Alabama versus Arkansas: A Statistical Breakdown of Recruiting

The venues, helmets and results stay the same.
All that changes, it seems, are the stitches on the back of their opponents’ jerseys.
By falling to Alabama 38-14, Arkansas lost its bid to join college football’s VIP club for the fifth time in three years. Forget Arkansas-LSU: that annual late-season showdown is always close, and the Hogs will win their fair share.
But the SEC money games which could catapult the Razorbacks into national title contention occur in the season’s first few weeks, and the Hogs have whiffed on Alabama the last three seasons, Florida in 2009 and Auburn in 2010.
Each time, there’s a recurring theme: Arkansas’ opponents unleash game changers with talent the Razorbacks simply can’t match.
Alabama’s Mark Ingram and Trent Richardson, Florida’s Tim Tebow and Auburn’s Cam Newton racked up a total of 1450 yards in five games since 2009 against the Razorbacks.
Not surprisingly, all four players also racked up accolades coming out of high school., a sports network focusing on prep sports, gave all but Ingram five stars – the highest possible recruiting ranking for a high school athlete. Ingram received four stars, which designates the player as still highly regarded by multiple elite programs.
In Alabama’s most recent win, Richardson gained 235 all-purpose yards and a touchdown while four-star cornerback DeQuan Menzie broke the game open with a 25-yard interception return for a touchdown. On offense and defense, the Crimson Tide simply looked bigger, stronger, faster, and – to top it all off – better coached. Afterward,’s Jim Harris wrote, “With the exception of the receiver positions, it doesn’t appear that Bobby Petrino has recruited well enough over four years for Arkansas to go man-to-man with Alabama.”
Recruiting is an inexact science, and good coaches can take recruits others have tagged as two and three-star and turn them into “five-star” contributors in college. Look no farther than Nick Fairley, the anchor of Auburn’s defensive line last season, or Arkansas’ Jake Bequette for proof. Yet this “coaching up” happens at all top programs, and those teams with more four and five-star talents to begin with simply have the talent advantage from the get-go.
Arkansas has a smaller football-playing population than other states in the Southeast, so it will always have to recruit more out-of-state talent than the top SEC teams. To do that, it must continue to promote and strengthen its national brand as an elite offensive program (at least in non-Alabama games). So far in the Petrino era, Arkansas hasn’t proven it can sign top recruits with anywhere near the frequency of the nation’s best teams. [see graph below]
Speaking of, check out the programs who have pulled the best recruiting classes the last five years. You’ll see the likes of LSU, Miami, Tennessee, USC and Auburn near the top. “Potential recruiting violations” doesn’t even begin to describe the controversy swirling around some of these programs and the elite players they have tried to bring to campus.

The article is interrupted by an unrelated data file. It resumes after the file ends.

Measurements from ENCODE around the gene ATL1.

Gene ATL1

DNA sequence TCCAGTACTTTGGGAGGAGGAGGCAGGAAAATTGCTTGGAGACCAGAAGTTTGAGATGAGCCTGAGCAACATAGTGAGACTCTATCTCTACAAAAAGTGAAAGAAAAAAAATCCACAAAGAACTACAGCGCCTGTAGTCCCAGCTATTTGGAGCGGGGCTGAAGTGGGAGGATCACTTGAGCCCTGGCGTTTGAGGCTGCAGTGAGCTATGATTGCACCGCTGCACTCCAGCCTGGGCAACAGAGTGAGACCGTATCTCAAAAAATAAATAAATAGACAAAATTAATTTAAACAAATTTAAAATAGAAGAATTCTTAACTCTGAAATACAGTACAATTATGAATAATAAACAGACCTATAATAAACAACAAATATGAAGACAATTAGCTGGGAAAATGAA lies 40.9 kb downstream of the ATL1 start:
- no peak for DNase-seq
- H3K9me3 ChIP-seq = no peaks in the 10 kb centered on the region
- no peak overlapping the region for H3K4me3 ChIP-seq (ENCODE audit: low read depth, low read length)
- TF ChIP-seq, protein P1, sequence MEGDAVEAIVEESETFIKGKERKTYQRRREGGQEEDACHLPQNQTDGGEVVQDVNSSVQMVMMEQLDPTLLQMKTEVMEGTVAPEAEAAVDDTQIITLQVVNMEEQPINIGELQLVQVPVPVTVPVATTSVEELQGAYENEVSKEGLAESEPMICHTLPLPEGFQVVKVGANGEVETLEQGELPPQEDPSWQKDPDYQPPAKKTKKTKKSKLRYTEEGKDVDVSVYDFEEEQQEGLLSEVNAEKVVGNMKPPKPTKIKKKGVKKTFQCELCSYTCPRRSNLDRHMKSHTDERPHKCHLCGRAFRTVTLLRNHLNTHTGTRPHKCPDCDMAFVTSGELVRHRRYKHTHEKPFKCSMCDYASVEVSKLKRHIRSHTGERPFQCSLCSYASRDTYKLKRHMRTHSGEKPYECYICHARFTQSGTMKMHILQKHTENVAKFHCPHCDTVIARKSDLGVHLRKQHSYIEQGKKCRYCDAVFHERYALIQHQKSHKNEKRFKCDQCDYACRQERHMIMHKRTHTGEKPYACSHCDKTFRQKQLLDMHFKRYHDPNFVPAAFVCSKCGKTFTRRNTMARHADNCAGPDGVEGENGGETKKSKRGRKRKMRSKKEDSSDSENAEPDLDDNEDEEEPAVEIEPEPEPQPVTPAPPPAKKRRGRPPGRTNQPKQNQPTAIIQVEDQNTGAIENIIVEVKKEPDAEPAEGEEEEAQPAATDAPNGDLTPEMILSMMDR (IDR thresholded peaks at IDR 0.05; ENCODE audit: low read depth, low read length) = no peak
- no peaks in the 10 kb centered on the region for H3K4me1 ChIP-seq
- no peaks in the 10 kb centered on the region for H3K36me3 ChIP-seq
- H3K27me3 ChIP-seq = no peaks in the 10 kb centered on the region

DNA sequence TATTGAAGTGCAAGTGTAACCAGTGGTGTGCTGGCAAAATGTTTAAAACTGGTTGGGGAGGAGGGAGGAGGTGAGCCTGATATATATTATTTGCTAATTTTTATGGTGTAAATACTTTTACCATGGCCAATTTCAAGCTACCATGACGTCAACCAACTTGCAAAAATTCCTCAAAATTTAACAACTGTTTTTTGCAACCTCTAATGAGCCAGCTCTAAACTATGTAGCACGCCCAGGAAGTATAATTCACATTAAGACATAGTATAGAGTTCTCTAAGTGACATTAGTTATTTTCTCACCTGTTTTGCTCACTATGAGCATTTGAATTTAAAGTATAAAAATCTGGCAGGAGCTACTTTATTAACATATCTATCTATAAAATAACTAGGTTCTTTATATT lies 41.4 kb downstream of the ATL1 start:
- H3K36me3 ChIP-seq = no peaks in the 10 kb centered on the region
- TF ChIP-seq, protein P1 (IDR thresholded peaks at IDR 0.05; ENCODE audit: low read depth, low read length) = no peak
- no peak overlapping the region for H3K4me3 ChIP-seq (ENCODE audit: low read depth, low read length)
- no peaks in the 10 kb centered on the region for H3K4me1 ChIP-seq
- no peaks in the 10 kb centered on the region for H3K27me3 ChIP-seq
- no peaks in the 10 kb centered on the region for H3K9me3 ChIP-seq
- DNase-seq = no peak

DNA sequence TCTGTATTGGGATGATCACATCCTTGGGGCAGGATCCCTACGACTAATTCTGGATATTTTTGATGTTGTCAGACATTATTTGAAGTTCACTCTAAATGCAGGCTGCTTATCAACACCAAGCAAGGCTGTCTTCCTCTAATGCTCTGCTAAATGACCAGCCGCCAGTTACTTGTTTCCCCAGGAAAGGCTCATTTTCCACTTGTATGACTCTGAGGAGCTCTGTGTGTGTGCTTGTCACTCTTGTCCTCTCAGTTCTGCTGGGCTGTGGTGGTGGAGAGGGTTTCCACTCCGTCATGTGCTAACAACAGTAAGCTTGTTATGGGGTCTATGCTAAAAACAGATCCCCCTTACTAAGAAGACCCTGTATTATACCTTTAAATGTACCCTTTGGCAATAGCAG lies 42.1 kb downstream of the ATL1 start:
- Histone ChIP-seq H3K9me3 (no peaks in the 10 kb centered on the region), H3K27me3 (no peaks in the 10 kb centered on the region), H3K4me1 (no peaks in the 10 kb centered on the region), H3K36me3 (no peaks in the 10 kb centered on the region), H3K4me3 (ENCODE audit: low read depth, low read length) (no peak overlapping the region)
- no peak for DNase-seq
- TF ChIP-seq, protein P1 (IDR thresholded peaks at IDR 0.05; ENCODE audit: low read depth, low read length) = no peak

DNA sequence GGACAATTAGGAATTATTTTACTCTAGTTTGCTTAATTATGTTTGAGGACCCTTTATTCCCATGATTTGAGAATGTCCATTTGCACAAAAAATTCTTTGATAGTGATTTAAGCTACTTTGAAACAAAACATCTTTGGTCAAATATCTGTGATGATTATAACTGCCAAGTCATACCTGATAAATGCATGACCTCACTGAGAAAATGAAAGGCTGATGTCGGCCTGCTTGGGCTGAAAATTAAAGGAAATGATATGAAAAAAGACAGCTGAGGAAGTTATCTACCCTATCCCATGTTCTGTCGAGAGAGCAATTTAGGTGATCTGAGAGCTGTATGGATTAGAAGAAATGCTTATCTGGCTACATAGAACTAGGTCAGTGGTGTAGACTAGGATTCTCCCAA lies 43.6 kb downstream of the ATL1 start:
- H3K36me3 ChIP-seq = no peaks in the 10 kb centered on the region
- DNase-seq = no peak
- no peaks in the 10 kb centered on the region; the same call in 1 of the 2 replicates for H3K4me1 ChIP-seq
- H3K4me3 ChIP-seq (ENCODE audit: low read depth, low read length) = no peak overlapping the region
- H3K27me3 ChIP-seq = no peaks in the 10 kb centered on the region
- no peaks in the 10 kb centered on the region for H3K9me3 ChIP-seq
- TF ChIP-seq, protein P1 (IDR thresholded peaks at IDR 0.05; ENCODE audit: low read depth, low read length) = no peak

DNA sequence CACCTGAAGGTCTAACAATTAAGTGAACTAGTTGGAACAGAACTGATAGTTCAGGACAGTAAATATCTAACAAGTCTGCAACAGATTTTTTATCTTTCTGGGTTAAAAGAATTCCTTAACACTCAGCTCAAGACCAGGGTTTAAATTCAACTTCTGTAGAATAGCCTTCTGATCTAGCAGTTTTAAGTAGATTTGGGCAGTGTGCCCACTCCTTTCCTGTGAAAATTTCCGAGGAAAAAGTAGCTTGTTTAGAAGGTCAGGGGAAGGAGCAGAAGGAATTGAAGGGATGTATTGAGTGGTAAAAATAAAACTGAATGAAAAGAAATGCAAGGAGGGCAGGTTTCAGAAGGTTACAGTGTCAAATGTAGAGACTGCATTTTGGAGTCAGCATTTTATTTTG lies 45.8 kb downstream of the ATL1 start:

Sure, with much more aggressive recruiting, Arkansas could speed its entrance to the VIP club so many of its fans feel excluded from.
But at what cost?
As evidenced by a 38-14 loss to Alabama, Arkansas still can’t claim a spot in the SEC’s upper echelon when it comes to big wins on the field. The same applies in off-field recruiting battles for the nation’s best players. The chart below show this: 
Year SEC Champion (Wins) Top Recruits Average* Arkansas Wins Top Recruits Committed**
2003 LSU (13) 14.5*** 9 3
2004 Auburn (13) 7.67 5 3
2005 Georgia (10) 13 4 4
2006 Florida (13) 13.75 10 5
2007 LSU (12) 14.5 8 4
2008 Florida (13) 16.25 5 6
2009 Alabama (14) 15.5 8 9
2010 Auburn (14) 11 10 3

*Top Recruits Average – This is the average number of four and five-star recruits that committed to the program in preceding years. The rankings are drawn from, an online network focusing on prep sports, and go back to 2002. When possible, an average is calculated from a span of four consecutive years. The process works like this: LSU won 12 games in 2007, using players who had committed in the previous four years. So, the total number of LSU’s four and five-star recruits in 2004, 2005, 2006 and 2007 was divided by four to get the team’s 2007 “Top Recruits” average.

**Top Recruits Committed – This isn’t an average. It’s the total number of four and five-star recruits (according to who committed to Arkansas for that year’s signing class.

**** Since team rankings aren’t readily available before 2002, this is a two-year average using commits from 2002 and 2003.

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If you dig this kind of stuff, find more stats fleshing out correlation of recruiting classes and winning seasons among all SEC West teams (including Texas A&M) here.

Originally published in 

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